Vigor Improvement Practices—Stress Management and Sleep

Want to feel better than you’ve ever felt?

Here’s another excerpt from my 10th book, The Secret of Vigor – How to Overcome Burnout, Restore Biochemical Balance and Reclaim Your Natural Energy

Some of the most popular New Year’s resolutions every year are:
*Lose Weight
*Get in Shape
*Reduce Stress
*Get Healthier
*Win the Lottery

The Secret of Vigor can help you with 4 out of 5 of the most popular resolution goals, so I’ll be posting excerpts from the book for the next several weeks – so please stay tuned for each installment.

If you simply can’t wait, then you can certainly get a copy at or at your favorite library or bookstore.

Vigor Improvement Practices—Stress Management and Sleep
Research studies are quite clear on the fact that reducing stress also reduces overall cortisol exposure and that reducing cortisol exposure is a “good thing” for your long-term health and vigor. That’s all well and good—but I also understand that telling you to manage stress is a lot easier than actually controlling it in your frantic life. It might help to understand that you’re not alone in this regard (as discussed in Chapter 6).

Do you think it is a coincidence that so many Americans rate “stress” as the number-one reason for a trip to the doctor, while medical surveys clearly indicate that men show up most often at the doc with lower back pain or fatigue, while women tend to report fibromyalgia or depression?

That’s not a coincidence—that’s direct evidence that stressed-out lives are causing people to hurt and feel terrible! The stress exposure that you’re awash in each and every day eventually shows itself as problems with biochemical balance, possibly manifesting as burnout and ultimately as outright tissue damage. You need to do something about it. This chapter focuses on two critical Vigor Improvement Practices (VIP): stress management and sleep.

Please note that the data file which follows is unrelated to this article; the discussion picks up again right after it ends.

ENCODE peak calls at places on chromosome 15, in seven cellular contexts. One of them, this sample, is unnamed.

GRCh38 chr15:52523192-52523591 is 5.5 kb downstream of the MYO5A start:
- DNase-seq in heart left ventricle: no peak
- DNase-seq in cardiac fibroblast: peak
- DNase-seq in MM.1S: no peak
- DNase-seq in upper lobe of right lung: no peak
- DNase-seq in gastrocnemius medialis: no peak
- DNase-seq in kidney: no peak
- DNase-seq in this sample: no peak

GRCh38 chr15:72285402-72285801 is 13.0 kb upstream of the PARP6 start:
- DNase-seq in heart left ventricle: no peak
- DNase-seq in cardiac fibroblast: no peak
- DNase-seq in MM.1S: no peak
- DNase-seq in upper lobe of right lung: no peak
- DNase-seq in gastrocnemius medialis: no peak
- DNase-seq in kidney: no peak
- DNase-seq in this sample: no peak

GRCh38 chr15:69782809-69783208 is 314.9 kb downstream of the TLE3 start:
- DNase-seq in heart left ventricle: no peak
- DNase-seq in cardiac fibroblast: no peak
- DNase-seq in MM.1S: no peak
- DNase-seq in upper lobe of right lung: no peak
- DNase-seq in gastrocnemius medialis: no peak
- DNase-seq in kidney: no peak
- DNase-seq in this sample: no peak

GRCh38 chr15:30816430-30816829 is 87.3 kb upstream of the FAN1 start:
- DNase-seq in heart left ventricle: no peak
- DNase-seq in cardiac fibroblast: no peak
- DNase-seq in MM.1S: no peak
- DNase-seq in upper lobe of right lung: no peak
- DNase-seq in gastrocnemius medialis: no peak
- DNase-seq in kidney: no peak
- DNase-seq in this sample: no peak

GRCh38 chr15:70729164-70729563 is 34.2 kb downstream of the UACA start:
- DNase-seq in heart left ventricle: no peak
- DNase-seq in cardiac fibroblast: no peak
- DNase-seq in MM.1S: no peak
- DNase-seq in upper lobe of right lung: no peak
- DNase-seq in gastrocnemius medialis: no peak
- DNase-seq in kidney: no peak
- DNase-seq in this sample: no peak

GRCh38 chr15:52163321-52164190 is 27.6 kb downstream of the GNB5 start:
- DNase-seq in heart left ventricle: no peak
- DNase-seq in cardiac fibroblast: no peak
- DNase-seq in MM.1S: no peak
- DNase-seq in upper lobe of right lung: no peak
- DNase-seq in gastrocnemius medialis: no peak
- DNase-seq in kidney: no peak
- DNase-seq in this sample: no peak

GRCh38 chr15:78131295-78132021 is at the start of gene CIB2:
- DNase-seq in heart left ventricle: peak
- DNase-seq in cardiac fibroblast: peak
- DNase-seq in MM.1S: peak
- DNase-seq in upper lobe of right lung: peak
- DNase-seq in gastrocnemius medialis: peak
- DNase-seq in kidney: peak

Whenever I give a public seminar on stress and biochemical balance, I like to start off by holding up a glass of water and asking the audience to guess how much it weighs. People will generally call out guesses that range from six to twenty ounces. But the point I like to make is that the actual weight of the water glass doesn’t matter. As a “stress” to my arm, the weight of the water glass is less important than the duration of time that I need to hold it up. If I hold the glass for a minute or two, then it is not much of a stress at all, but if you were to ask me to hold it for an hour or a day or a week, then I’d be in trouble.

It works the same way with your exposure to other stressors—such as traffic, bills, family commitments, and the millions of other little stresses that you encounter day in and day out. Eventually, you will reach a breaking point unless you actively manage those stresses. Everybody—no matter how “tough” you think you are, no matter how “resistant” to stress you think you are, no matter how much you think that you “thrive” on stress—has a personal “breaking point” when it comes to stress exposure.

By managing stress and getting adequate sleep—as well as incorporating the other VIPs, including nutrition, exercise, and dietary supplementation to restore balance in each of the Four Pillars of Health—you can continually modulate your own individual stress load and hopefully keep that “breaking point” at bay.

Okay, back to my glass of water. Let’s say that I’m asked to hold the water glass for a week. Impossible, you might say. Not so—because if I’m smart about managing this stress, I might be able to handle it. Maybe I can take short breaks, where I put the glass down for a few minutes each hour. Perhaps I can lessen my personal burden by asking a colleague or a friend or family member to hold the glass for a little while. Maybe I can leave the glass at work and not worry about dragging this “burden” home with me. Any and all of these (and dozens of other) strategies are ways in which I can “manage” my stress response—even if just for a few minutes. Think about some of your own sources of stress as well as some ways that you can remove yourself from exposure to those stressors.

Consider a study by the Families and Work Institute showing that one in three American workers felt chronically overworked because of “technology” (mostly cell phones and e-mail that enable people to be working anywhere and everywhere, all the time). It is really too bad that “being busy” has become such a status symbol, because it is clear from the scientific research that being too busy and always being “on” is detrimental to long-term physical and mental health. Don’t get me wrong—hard work is important and valuable, but working too hard for too long leads to burnout, reduced creativity, and inefficiency. It is not much of an overstatement to say that you can literally work yourself to death.

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